Sunday, 31 October 2021

Recordings enjoyed over the lockdown years (part 1, piano)

Eventually, after listening to a lot of different music, my lockdown choices seemed to focus on keyboard music, including a lot of Bach.  It's all a bit of a blur now - for example there was one week where the only thing I did was play and compare 7 different recordings of the Goldberg Variations. 

J.S.Bach - Goldberg Variations (2020, Pavel Kolesnikov). Kolesnikov plays in a manner utterly faithful to the composition, so in one sense quite an intellectual rather than emotional interpretation that does not obscure the structure of the music. But somehow he manages to superimpose upon this rigour an extra dimension of a dreamlike soundscape. It's really a rather wonderful combination. I like it very much. We managed to hear him play this at the Wigmore Hall in 2021, which was a complete treat. I'd also highly recommend his other recordings too - the Chopin Mazurkas are great.

J.S.Bach - Goldberg Variations (2013, Jeremy Denk).  This would be my equal favourite with Kolesnikov.  There's a clarity and transparency to the phrasing, and an utterly considered and mature understanding of the music that permeates every variation. 

I know many people who love Glenn Gould's recordings.  I've never liked them that much I have to confess, and struggled through them without much pleasure - give me Evgeny Koroliov any day.  For the record I also listened to Gustav Leonhardt, Trevor Pinnock, András Schiff, and Igor Levit's recordings, out of which I'd return to the Leonhardt mostly out of nostalgia - having first heard it some 40 years ago.

J.S.Bach - Das Wohltemperierte Klavier Buch 2 (2021, Piotr Anderszewski).  A fascinating and transporting interpretation, reordering the preludes and fugues and therefore allowing one to hear it in a new light.  I always adore his recordings - a particular favourite is his Bach's Suite Francaise 5: (BWV816) in which the Gigue has all the momentum and rhythm of a really good pop song.  We also heard him play in the Wigmore Hall.  Odd to sit in it wearing masks, it creates a terrible distance between performer and audience.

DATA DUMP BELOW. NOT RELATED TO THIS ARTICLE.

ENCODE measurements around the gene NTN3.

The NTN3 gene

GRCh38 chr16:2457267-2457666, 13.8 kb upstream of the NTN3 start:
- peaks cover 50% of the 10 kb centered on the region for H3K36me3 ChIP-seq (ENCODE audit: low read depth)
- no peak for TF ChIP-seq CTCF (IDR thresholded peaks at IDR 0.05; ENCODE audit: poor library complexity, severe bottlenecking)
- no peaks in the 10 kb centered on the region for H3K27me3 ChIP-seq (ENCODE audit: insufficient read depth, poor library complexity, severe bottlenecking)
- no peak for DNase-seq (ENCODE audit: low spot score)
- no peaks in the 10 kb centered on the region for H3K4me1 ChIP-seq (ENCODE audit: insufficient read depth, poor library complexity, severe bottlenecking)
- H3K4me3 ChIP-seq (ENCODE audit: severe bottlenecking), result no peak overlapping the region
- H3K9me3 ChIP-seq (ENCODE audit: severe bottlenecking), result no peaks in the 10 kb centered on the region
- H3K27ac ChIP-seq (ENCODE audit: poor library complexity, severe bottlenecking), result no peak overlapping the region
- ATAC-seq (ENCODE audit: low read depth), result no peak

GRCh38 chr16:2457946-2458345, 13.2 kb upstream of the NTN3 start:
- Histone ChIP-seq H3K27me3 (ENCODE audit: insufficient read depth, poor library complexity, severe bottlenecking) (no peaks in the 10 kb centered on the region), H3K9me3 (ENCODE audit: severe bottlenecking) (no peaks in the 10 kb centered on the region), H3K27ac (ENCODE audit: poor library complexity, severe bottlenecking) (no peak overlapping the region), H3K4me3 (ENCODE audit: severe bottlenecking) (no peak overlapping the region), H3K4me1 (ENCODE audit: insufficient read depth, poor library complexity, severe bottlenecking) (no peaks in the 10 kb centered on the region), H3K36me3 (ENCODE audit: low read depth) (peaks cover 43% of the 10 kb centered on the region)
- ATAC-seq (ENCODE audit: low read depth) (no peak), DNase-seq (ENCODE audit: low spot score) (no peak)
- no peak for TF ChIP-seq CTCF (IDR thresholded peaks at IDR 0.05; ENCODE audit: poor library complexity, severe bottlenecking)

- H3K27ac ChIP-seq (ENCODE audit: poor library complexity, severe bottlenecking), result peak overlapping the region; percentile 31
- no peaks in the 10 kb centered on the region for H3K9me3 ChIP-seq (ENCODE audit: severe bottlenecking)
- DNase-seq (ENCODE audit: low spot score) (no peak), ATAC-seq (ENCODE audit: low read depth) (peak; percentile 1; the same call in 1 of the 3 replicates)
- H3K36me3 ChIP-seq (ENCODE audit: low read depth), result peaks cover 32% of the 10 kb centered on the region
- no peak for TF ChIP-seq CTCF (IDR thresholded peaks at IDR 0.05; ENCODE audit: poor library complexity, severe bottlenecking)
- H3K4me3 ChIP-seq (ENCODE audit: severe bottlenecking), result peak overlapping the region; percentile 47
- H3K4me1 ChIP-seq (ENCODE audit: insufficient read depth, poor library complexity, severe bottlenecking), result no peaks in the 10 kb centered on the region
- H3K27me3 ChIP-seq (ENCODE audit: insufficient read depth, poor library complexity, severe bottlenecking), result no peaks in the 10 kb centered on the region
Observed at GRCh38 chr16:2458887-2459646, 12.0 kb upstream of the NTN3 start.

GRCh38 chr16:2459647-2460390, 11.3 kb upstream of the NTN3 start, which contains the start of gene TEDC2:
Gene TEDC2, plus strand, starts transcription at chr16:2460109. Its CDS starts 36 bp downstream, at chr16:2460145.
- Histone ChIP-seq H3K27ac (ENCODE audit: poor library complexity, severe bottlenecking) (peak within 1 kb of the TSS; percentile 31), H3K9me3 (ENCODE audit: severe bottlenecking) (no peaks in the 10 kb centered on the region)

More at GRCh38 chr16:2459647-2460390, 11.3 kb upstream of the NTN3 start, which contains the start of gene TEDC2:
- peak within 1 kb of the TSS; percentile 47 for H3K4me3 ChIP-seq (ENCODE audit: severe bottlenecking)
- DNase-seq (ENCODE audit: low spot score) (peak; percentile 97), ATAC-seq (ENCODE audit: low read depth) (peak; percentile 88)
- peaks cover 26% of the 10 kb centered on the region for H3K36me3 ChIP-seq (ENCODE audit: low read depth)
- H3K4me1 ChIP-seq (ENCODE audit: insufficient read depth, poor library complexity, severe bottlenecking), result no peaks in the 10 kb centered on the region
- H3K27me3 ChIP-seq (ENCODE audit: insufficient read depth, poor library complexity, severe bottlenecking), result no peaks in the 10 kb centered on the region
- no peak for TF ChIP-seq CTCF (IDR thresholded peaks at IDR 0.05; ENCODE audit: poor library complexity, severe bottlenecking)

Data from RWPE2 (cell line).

J.S.Bach - Das Wohltemperierte Klavier Buch 1 (2014, Pierre-Laurent Aimard).  As I have observed before, there's something elemental and magisterial in Aimard's playing of Bach. I often return to him when I need to reset my aesthetic benchmark.

All the Beethoven symphonies transcribed by Liszt for Piano (2011-2015 Yury Martynov) on 5 CDs.  I found these following a BBC Radio 3 broadcast by Víkingur Ólafsson about music that had been transcribed for other instruments.  Which piqued my interest.  It's extraordinary that Liszt was able to capture the true essence and feeling of Beethoven's symphonies in a piano transcription; and equally extraordinary that Martynov is able to play them at all, let alone so convincingly.  Definitely recommend this series.

Chopin / Liszt (2019 Mariam Batsashvili) Sometimes I hear some music on the radio that stops me in my tracks and forces me to listen. And that's how in 2020 I discovered Mariam Batsashvili's playing.  This is a life-enhancing, optimistic and joyous recording.  I have since devoured her recording of early piano transcriptions and completely look forward to what she will do in the future.  I haven't seen her play as the lockdown is intruding, but certainly intend to as soon as possible.

Mozart and Contemporaries (2021, Víkingur Ólafsson).  I'd never really got on with Mozart, all a bit too showy and flowery for my taste.  So this CD is revelation, Mozart played with the considered reverence that Bach recordings get.  It's great, and has made me re-evaluate my feelings about Mozart (which having said, I did always love Christian Blackshaw's 4 CD set of the Mozart Sonatas on Wigmore Live)  

Schumann: Variationen (2020, Elisabeth Leonskaja).  This was quite hard to track down, the Berlin based label Easonus not being widely distributed as far as I can tell.  It was also very expensive!  But the recording is amazingly high quality, and there's something about the humanity and wisdom with a small undercurrent of playfulness in the way Elisabeth Leonskaja performs that I always find compelling.

Shostakovich Preludes and Fugues; Stevenson Passacaglia on DSCH (2021 Igor Levit).  I'm still processing this one, I think it's the best so far of all of Levit's many and mighty recordings.  Not completely convinced by the cover artwork, but it's better than some of the other ones Sony have designed for him.  There's definitely a semiotics to classical album covers that the Sony design department seems wilfully to be ignoring in Igor's case.

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